Advetures in the Recaptured City with Andy Cox

Look carefully at Walter “Pat” Patterson’s brand new 1925 Harley-Davidson motorcycle parked amid a small crowd at 7th and Pacific. This week upper Pacific Avenue will be getting a lot of attention due to new catenary lights and rain gardens but 90 years ago, in April 1925, the attraction was a slightly harebrained stunt to ride a new Harley without handlebars from Tacoma to Portland. Just to make it interesting Patterson would ride with his hands cuffed to the saddle and the bike locked in high gear. Needless to say he was not wearing a helmet. The adventure was sponsored by the Hirsch Cycle Company up on Tacoma Avenue and in fact, it went amazing well. With American Motorcycle Association referees and officials observing the whole way, Patterson made the trip with no serious mishaps and soon found himself in newspapers and Harley-Davidson advertisements all over the country. Tacoma has been the launch pad for a number of colorful schemes over the years; George Francis Train’s 1885 race around the world in 67 days, James Ashton’s near death adventure to the “Ice-Bound” Siberian Arctic in 1922, Fay Fuller’s first ascent of Mt. Tacoma by a woman in 1887 and before it all the First American Exploring Expedition’s 1841 mapping of the entire Puget Sound region beginning at a harbor they appropriately named Commencement Bay. With that harbor just behind him you get the feeling from the expression on Pat Patterson’s face that he knows he’s starting at the right place.

Tacoma Public Library Boland-B12231 (unique 37280)Recap.Motorcycle

Photographer and mixer Andy Cox and I did a project that blended stories and images from Tacoma’s past. Mr. Cox was a very bright student of mine at UWT and together we got a little carried away with Tacoma storytelling. We called it Recaptured City. You can visit the entire project at:



wait for me to repost them here in the days to come.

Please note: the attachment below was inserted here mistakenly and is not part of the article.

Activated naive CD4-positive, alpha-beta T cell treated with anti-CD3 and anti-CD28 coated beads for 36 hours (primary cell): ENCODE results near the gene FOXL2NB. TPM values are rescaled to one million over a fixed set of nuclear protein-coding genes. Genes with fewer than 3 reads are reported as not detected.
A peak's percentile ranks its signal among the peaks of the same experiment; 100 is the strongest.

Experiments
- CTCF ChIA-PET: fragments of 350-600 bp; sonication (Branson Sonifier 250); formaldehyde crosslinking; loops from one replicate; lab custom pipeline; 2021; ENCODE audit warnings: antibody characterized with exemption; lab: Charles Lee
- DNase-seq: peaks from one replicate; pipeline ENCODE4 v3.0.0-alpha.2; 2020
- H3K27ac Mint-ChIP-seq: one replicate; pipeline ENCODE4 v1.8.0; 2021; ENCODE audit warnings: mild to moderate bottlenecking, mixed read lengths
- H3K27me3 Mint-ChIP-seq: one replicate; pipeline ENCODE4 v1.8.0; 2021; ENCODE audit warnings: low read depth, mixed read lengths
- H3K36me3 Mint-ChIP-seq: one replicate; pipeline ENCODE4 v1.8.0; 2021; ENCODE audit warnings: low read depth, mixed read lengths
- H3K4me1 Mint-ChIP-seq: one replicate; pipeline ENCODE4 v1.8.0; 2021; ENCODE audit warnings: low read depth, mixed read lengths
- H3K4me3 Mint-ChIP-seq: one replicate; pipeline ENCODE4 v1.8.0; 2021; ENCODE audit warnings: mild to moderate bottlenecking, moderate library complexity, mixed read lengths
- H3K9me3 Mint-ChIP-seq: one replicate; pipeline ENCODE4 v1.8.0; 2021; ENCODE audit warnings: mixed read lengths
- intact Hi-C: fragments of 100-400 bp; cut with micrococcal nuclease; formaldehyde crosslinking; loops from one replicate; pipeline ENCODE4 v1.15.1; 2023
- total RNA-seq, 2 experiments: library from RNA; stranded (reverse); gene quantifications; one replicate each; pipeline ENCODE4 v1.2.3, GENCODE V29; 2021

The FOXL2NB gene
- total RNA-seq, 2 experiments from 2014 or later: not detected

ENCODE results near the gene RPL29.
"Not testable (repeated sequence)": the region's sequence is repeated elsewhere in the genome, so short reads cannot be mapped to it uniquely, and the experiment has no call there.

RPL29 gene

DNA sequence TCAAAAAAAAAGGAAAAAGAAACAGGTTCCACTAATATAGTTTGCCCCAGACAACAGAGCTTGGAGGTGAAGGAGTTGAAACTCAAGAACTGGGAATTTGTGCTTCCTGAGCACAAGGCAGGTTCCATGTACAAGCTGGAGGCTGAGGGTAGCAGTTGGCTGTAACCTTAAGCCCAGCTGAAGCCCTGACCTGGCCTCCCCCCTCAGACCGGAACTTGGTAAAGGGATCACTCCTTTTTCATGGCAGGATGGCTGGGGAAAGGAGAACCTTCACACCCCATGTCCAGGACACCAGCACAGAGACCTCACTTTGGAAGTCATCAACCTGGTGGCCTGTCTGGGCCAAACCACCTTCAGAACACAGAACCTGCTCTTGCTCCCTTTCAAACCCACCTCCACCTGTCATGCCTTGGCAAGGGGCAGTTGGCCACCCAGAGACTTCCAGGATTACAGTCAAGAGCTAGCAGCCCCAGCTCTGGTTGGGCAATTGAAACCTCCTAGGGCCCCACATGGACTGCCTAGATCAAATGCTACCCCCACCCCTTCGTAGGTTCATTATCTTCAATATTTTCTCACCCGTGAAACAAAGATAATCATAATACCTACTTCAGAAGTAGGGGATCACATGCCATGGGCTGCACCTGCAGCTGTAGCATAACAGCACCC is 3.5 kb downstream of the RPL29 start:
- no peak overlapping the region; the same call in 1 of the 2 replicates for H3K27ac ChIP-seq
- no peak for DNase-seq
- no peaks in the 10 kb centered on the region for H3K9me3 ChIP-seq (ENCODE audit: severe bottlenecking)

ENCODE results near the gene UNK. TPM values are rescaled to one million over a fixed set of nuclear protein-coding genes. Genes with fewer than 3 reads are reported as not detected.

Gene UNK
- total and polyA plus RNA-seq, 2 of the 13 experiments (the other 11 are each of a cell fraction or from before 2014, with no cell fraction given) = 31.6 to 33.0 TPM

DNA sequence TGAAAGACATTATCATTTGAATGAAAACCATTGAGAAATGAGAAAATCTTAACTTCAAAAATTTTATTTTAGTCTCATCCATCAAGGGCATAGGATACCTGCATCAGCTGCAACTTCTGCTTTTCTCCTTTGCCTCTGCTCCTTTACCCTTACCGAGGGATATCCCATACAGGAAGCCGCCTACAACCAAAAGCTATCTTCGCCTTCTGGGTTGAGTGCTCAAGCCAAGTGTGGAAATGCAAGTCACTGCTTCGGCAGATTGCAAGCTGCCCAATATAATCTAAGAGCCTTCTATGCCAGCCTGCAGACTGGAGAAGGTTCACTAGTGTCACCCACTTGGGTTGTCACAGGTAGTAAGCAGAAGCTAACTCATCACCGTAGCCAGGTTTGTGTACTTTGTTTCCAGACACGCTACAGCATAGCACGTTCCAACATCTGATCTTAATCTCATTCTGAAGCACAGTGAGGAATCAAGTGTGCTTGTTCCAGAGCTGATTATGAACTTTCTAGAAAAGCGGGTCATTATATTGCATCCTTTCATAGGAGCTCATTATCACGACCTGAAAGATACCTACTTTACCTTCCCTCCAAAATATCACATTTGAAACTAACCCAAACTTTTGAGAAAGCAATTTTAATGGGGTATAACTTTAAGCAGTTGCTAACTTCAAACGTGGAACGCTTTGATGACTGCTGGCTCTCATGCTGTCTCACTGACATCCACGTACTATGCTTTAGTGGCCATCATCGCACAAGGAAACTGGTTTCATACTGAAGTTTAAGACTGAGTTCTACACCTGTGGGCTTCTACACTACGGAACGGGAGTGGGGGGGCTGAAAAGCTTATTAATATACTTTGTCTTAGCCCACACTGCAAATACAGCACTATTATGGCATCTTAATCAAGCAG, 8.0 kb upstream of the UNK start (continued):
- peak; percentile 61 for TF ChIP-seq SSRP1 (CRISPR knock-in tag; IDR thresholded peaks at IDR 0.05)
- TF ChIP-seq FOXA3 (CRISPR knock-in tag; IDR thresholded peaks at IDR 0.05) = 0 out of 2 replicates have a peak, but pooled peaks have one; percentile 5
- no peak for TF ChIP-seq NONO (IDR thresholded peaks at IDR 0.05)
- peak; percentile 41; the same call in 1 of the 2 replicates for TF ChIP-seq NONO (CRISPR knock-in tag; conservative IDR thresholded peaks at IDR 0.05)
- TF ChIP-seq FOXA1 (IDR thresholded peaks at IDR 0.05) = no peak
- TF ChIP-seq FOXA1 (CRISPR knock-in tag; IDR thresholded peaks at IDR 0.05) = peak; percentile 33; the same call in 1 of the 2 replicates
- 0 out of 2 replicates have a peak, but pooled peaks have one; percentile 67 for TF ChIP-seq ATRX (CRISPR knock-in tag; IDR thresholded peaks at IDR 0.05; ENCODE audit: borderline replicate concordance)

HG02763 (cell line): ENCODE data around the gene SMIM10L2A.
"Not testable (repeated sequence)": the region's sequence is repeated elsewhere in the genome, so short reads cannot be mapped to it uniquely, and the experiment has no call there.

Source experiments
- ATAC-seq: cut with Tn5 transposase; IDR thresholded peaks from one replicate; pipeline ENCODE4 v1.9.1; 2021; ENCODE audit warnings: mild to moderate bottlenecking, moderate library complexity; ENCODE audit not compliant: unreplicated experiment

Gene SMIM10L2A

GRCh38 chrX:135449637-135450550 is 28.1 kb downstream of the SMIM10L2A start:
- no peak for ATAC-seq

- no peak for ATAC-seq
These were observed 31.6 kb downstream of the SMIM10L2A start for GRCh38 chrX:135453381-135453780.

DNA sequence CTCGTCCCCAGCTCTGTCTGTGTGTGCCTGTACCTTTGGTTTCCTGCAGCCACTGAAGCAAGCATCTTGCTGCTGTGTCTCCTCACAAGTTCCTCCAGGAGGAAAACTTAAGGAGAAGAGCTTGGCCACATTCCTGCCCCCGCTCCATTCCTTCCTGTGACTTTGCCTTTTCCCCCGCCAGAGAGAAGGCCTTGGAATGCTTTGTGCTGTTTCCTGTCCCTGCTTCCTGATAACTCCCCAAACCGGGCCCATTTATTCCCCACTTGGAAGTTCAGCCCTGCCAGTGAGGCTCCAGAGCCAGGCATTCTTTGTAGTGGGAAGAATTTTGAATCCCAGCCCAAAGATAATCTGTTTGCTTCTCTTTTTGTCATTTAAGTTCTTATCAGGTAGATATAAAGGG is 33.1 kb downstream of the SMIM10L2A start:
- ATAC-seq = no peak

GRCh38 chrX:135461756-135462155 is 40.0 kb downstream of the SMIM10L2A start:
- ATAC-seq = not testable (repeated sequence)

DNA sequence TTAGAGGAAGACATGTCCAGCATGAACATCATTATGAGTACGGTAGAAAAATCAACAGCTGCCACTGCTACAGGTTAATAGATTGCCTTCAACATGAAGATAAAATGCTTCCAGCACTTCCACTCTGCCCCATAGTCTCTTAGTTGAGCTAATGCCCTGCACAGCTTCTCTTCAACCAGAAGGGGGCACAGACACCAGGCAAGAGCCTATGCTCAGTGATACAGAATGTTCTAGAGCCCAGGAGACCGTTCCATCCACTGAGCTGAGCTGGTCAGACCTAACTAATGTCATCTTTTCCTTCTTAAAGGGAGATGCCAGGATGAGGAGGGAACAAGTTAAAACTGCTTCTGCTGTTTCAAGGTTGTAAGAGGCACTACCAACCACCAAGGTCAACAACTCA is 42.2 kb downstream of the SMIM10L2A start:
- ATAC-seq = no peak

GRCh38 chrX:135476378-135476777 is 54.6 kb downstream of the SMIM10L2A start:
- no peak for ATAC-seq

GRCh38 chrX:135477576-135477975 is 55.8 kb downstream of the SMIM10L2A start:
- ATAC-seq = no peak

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This site is about the way history, in this case of a city and it's surrounds, is remembered or recorded in stories and small bits of memory. It's also about the way images and stories go together, how they inform and enrich each other and how we as thinking people fill in the content between a narrative and a visual document. So here is my city in time past, the way it looked and the people and events that create its character. For more than 20 years I have taught a 5 credit course on the History of Tacoma at the University of Washington Tacoma. With an average of 30 or 40 students a year, each doing a research paper as their primary focus for the course, I have benefited from many paths of inquiry and many researched and assembled stories. Here are some of them in the retelling along with the treasures of photographs and images in the collections of the Washington State Historical Society, Tacoma Public Library, University of Washington Digital Archives, Washington State Archives at the Office of the Secretary of State, Library of Congress, Washington State University, Alaska State Library, and many other archives, libraries and private collections.

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